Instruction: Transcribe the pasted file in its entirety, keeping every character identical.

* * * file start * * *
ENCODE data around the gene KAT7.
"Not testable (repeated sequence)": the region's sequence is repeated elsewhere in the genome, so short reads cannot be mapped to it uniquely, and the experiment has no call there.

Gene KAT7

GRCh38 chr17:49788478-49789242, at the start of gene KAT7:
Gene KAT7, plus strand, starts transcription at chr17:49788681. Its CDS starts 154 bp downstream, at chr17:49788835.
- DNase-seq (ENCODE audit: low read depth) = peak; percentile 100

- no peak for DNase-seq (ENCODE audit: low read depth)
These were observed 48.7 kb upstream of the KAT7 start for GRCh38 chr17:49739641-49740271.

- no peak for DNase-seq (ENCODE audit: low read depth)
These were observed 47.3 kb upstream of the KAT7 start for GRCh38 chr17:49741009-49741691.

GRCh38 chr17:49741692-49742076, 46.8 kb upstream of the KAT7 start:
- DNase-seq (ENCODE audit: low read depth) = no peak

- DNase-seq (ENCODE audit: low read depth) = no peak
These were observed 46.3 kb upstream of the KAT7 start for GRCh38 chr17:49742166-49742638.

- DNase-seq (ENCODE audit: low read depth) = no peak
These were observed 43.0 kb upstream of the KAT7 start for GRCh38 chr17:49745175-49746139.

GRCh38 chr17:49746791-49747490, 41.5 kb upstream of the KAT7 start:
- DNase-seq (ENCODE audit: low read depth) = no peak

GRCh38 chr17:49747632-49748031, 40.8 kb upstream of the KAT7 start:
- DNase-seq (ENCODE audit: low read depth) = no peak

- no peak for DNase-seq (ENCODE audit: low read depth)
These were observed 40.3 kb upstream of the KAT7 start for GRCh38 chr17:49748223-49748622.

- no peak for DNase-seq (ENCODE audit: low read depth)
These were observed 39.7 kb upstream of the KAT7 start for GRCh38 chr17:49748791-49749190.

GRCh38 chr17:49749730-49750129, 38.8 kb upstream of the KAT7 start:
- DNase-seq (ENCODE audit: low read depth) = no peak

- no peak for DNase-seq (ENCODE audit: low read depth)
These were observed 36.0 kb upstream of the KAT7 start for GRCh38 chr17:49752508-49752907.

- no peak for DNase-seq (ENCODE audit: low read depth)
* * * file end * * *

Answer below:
ENCODE data around the gene KAT7.
"Not testable (repeated sequence)": the region's sequence is repeated elsewhere in the genome, so short reads cannot be mapped to it uniquely, and the experiment has no call there.

Gene KAT7

GRCh38 chr17:49788478-49789242, at the start of gene KAT7:
Gene KAT7, plus strand, starts transcription at chr17:49788681. Its CDS starts 154 bp downstream, at chr17:49788835.
- DNase-seq (ENCODE audit: low read depth) = peak; percentile 100

- no peak for DNase-seq (ENCODE audit: low read depth)
These were observed 48.7 kb upstream of the KAT7 start for GRCh38 chr17:49739641-49740271.

- no peak for DNase-seq (ENCODE audit: low read depth)
These were observed 47.3 kb upstream of the KAT7 start for GRCh38 chr17:49741009-49741691.

GRCh38 chr17:49741692-49742076, 46.8 kb upstream of the KAT7 start:
- DNase-seq (ENCODE audit: low read depth) = no peak

- DNase-seq (ENCODE audit: low read depth) = no peak
These were observed 46.3 kb upstream of the KAT7 start for GRCh38 chr17:49742166-49742638.

- DNase-seq (ENCODE audit: low read depth) = no peak
These were observed 43.0 kb upstream of the KAT7 start for GRCh38 chr17:49745175-49746139.

GRCh38 chr17:49746791-49747490, 41.5 kb upstream of the KAT7 start:
- DNase-seq (ENCODE audit: low read depth) = no peak

GRCh38 chr17:49747632-49748031, 40.8 kb upstream of the KAT7 start:
- DNase-seq (ENCODE audit: low read depth) = no peak

- no peak for DNase-seq (ENCODE audit: low read depth)
These were observed 40.3 kb upstream of the KAT7 start for GRCh38 chr17:49748223-49748622.

- no peak for DNase-seq (ENCODE audit: low read depth)
These were observed 39.7 kb upstream of the KAT7 start for GRCh38 chr17:49748791-49749190.

GRCh38 chr17:49749730-49750129, 38.8 kb upstream of the KAT7 start:
- DNase-seq (ENCODE audit: low read depth) = no peak

- no peak for DNase-seq (ENCODE audit: low read depth)
These were observed 36.0 kb upstream of the KAT7 start for GRCh38 chr17:49752508-49752907.

- no peak for DNase-seq (ENCODE audit: low read depth)